A gap year is an experiential year typically taken between high school and college in order to deepen practical, professional, and personal awareness. A gap year can be especially important and beneficial for students with ADHD. Here are some things to consider if you are thinking about a gap year for your ADHD teen.
Here’s is a recent report from Executive Function Coach and Trainer Erin Wilson:
“It was a Friday–I had just gotten home from school, the Seattle summer had started early, and I was exhausted. I was getting a popsicle out of the freezer and beginning to settle down when my phone rang. It was a number I didn’t recognize, but I had broken the rule of not giving my phone number out to students; so, student was my guess. I thought about ignoring it—Oh, come on! It’s Friday evening!—but I hit the green button anyway.
“It was one of my 17-year-old students who immediately started apologizing for bothering me, and talking of hanging up, but I kept him on the line. ‘No, I’m here. What’s going on?’ I asked.”
‘Well, I am on the Aurora Bridge and getting ready to jump, but I knew you would be mad at me if I didn’t talk to you before I jumped.’
‘Oh, gosh, Malcolm. Yes, indeed. Thank you for calling. I am here. Let’s figure this out together.’
A conversation ensued, at the end of which they agreed to go for milkshakes. She drove to the bridge and picked him up. Malcolm is still with us.
As unique as this conversation was, it is also typical. Malcolm meets with Erin once a week for executive function coaching. Erin mostly just asks questions: “What’s going on?” “How was your week?” How are you doing on your goal?” “What is your strategy?” “How is that working for you?” “What did you learn from that?” “What can you do differently?”
As unique as Malcolm’s problem is, it is also typical. So many kids in our schools are problems, or cause problems, feel they have a problem, told they have a problem. What was Malcolm’s problem? Was it dyslexia or ADHD? Was he a victim of high stress in the home or the neighborhood? Was he being bullied? Was it “Executive Function Disorder?” Suggest your favorite dysfunction.
Notice what bad habits we are in! It doesn’t really matter what “problem” he has or what his “learning difference” is, does it? Whatever the problem, he needs a partner who knows how to strengthen his executive function. Does he need better planning skills? Whatever. Whatever the matter is, he needs practice in owning his own brain, so he can own his own decisions, so he can own his own life.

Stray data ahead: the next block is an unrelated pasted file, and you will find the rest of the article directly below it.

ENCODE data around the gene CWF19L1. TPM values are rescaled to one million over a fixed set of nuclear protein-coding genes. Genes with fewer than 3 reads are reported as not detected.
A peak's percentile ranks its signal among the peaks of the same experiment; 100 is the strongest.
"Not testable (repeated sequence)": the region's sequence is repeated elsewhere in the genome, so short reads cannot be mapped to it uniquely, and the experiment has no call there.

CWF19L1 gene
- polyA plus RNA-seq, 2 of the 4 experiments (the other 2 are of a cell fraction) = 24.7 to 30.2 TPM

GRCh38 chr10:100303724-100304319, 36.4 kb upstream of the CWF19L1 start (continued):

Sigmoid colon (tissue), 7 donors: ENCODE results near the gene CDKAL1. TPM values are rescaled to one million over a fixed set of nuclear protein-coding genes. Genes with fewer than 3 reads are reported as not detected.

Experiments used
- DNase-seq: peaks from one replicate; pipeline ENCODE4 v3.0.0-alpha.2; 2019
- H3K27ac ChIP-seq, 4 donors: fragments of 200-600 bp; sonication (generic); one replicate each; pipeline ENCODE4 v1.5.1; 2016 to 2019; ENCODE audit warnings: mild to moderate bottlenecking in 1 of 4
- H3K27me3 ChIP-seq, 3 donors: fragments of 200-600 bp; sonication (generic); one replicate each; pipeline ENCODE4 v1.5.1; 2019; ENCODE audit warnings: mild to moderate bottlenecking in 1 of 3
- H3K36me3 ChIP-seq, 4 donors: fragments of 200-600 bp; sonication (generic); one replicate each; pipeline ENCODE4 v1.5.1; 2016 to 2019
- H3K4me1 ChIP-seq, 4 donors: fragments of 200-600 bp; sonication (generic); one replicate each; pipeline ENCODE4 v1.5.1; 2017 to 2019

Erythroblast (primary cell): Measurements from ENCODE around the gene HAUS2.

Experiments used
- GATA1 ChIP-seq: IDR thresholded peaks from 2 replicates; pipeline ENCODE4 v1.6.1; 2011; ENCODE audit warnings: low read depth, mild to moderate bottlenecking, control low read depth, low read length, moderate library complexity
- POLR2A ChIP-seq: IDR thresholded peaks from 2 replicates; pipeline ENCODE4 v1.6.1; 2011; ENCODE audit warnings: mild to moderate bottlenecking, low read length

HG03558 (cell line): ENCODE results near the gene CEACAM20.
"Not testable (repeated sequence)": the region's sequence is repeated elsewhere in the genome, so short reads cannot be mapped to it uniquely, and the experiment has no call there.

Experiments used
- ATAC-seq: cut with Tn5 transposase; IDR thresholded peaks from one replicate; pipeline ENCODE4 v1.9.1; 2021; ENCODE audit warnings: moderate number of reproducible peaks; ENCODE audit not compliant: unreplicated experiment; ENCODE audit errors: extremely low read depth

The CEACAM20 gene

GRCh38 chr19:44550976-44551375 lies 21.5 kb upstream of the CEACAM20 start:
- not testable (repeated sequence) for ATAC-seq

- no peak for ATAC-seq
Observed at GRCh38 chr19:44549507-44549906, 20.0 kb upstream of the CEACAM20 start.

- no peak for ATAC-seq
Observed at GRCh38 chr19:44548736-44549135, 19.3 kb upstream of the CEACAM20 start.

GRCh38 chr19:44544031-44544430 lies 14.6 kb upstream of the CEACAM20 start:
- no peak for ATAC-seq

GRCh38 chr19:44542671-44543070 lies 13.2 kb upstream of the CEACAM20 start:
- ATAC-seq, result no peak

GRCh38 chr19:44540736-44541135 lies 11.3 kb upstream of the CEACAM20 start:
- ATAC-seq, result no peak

What saved Malcolm’s life was not Erin’s personality, but a person who was trained to do what few people in schools are in the habit of doing: talking to students as if they are decision makers, as if they want to make a difference, as if they are leading their own lives. Each of us needs another person who acts as if the only thing that matters right now is the choices I make, and knows how to help me figure out the good ones.
Is any work in a school more important than this? How many “at risk” kids would be “at risk” if school were a place for learning to think? What would happen to our graduation rates if school focused everyone on maximizing internally motivated decision-making?
About the Author
Rick Ackerly is a nationally recognized educator, speaker and leadership coach with more than 40 years of experience in schools, 35 as head of school. He is the author of The Genius in Every Child: Encouraging Character, Curiosity and Creativity in Children. His blog is www.geniusinchildren.org.
Adverse childhood experiences (ACEs) such as abuse, neglect and violence in the home can be a predictor for major health problems, difficulty in school, trouble building relationships, engaging in criminal behavior or being a victim of a crime. The ACE questionnaire is a straightforward, research-tested way to help determine the degree to which an individual might be at risk. .… READ MORE